Dammit, Bellator…

I’ve been meaning to write this article for quite awhile, because Bellator can be so frustrating sometimes. Let me say this, I really like their tournament concept. It’s a great way to introduce new fighters to the MMA community at large and it’s a great place for young fighters to cut their teeth. However, when it comes to the big show, they are still lacking and I partially blame the tournament format.

Here’s what set me off this time, but I’ve been meaning to write this for awhile. Bellator light heavyweight champion Christian M’Pumbu was very impressive in his run to the title this spring. He last fought in May, so now in October is just about right for him to get back into action. He will Saturday night against veteran Travis Wiuff, making his first appearance in Bellator. Now the problem is that it’s a non-title match, so it essentially means precisely dick for the champ. If he wins, did he beat someone that deserve to fight a champion? If he loses, does he deserve to hold onto the belt? It’s really a no-win situation and, I feel, a misguided attempt to build their champion into a more widely known star.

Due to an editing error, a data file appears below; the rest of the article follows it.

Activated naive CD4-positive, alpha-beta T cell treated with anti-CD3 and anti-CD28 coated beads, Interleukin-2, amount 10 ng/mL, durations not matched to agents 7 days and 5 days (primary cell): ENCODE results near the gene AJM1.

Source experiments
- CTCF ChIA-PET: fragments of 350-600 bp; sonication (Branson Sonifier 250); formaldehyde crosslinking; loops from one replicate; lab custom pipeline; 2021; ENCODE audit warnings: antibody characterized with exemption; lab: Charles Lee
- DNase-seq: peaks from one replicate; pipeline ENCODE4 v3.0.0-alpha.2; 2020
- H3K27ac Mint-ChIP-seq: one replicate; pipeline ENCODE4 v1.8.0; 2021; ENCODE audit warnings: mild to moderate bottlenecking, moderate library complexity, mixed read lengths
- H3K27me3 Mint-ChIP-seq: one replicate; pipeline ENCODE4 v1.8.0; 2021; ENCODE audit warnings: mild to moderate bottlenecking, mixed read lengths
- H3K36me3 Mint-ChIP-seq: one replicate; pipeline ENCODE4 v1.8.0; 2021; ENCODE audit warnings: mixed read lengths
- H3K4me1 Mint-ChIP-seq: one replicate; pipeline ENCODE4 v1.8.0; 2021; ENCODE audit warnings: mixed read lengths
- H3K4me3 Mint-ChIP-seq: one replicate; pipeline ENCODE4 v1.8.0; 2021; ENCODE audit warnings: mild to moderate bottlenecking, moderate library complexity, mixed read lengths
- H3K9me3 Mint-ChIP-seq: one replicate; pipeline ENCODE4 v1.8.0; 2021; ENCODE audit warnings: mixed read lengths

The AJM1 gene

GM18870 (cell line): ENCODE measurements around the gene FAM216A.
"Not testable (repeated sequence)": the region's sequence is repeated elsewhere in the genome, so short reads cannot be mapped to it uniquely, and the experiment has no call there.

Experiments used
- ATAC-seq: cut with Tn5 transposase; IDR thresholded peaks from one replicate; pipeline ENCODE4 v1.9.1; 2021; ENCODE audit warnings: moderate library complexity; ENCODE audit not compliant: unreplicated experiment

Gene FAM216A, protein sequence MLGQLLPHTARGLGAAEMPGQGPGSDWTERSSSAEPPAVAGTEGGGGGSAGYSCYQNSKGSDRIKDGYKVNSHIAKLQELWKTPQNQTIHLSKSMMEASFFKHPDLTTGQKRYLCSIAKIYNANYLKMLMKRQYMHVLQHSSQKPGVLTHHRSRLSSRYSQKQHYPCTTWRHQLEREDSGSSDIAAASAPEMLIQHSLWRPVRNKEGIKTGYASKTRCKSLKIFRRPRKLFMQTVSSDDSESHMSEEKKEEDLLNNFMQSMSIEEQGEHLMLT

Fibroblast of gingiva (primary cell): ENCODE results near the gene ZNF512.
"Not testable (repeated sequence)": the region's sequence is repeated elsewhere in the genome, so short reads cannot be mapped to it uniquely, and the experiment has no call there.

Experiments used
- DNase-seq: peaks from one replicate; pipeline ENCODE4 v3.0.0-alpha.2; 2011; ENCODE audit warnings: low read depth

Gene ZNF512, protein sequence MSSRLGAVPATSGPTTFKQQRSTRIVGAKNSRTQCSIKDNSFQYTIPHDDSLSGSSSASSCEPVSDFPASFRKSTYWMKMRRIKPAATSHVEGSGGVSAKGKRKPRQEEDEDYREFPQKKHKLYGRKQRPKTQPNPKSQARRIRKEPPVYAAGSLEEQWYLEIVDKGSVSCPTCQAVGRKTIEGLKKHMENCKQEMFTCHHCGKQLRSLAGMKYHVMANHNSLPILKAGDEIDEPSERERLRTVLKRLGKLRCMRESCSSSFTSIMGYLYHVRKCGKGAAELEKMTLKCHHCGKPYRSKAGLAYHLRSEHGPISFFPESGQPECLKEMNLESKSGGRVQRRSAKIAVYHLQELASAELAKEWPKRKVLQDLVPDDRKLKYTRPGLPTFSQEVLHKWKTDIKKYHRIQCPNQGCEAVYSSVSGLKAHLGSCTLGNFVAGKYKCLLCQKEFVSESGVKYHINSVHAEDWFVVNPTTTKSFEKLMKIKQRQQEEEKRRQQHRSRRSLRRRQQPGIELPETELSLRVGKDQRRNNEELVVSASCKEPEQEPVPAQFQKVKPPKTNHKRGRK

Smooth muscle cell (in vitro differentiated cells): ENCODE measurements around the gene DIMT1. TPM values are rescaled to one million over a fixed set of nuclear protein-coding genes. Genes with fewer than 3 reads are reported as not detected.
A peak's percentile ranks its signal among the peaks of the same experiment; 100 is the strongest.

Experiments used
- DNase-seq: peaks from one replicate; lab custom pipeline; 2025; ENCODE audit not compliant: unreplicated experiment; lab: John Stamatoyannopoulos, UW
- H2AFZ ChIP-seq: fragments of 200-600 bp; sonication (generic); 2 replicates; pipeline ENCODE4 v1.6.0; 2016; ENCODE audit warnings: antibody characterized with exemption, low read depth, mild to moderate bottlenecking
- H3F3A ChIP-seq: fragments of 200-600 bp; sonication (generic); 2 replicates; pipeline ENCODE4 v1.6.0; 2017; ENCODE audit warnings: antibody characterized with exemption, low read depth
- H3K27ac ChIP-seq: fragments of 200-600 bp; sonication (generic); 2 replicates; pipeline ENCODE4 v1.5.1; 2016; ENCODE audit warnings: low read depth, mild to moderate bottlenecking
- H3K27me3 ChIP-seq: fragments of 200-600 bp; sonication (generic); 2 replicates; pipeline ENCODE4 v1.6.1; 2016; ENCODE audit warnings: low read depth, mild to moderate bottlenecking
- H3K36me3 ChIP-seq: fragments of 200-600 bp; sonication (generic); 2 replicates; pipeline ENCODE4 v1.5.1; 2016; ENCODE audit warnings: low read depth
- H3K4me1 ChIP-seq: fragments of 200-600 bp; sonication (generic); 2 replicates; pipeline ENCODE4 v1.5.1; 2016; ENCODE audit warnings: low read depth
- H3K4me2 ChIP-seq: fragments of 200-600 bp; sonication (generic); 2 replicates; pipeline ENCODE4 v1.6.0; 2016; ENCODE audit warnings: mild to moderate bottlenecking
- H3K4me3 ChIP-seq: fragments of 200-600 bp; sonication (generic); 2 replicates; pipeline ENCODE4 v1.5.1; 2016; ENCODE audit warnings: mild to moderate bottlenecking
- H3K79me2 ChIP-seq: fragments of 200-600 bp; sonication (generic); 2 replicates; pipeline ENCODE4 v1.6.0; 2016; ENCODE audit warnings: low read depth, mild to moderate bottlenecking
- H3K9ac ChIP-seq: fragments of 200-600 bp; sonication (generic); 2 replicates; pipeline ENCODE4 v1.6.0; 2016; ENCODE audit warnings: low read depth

Let’s look at the case of middleweight champion Hector Lombard. Here you have a very marketable guy, whose been in the UFC and who you can push because of his punching power and recent domination. He blew through the Season 1 tournament, winning all three of his bouts by KO or TKO. Lombard was crowned Bellator’s first and only champion at 185 back on June 9, 2009. Since winning the title, he’s defended his belt a grand total of one time, against Season 2 middleweight tournament winner Alexander Shlemenko. That’s great. That’s what the GP format is supposed to do. However, he’s fought for Bellator 4 times since winning the belt. Lombard is getting close The Reem territory when it comes to defending his belt. (Alistar Overeem won the Strikeforce heavyweight title on November 16, 2007. His one and only defense came on May 15, 2010, more than 2 1/2 years after winning the belt. He then vacated it on July 29, 2011.) Unlike Reem, this issue seems more like a promotional problem than with a guy that just doesn’t want to fight for the organization. And why? It appears like it’s because Bellator is so married to the idea of the the tournament format, that they don’t want to get away from it. Even when it’s hurting them. If you go back through Bellator’s annals, you’ll see they’ve had a grand total of four non-tournament title fights. Two were title changes and two were successful defenses. There is something to be said for making title fights special by not having too many. They mean more when the title looks like such an achievement because the chances to earn one are rare and only offered to those on the top of their game. But constantly using a tournament to determine the #1 contender to every title is robbing Bellator out of the selling point of a title fight. They have got fights that fans would like to see. I’m not saying get rid of the tournaments and the title shots that come with them. But you’ve got to bring in challengers or elevate someone to challenge in between because a lack of those easily marketable fights could cost them in the near future. Especially while Bellator may be looking to make it to the big time when it comes to TV exposure.

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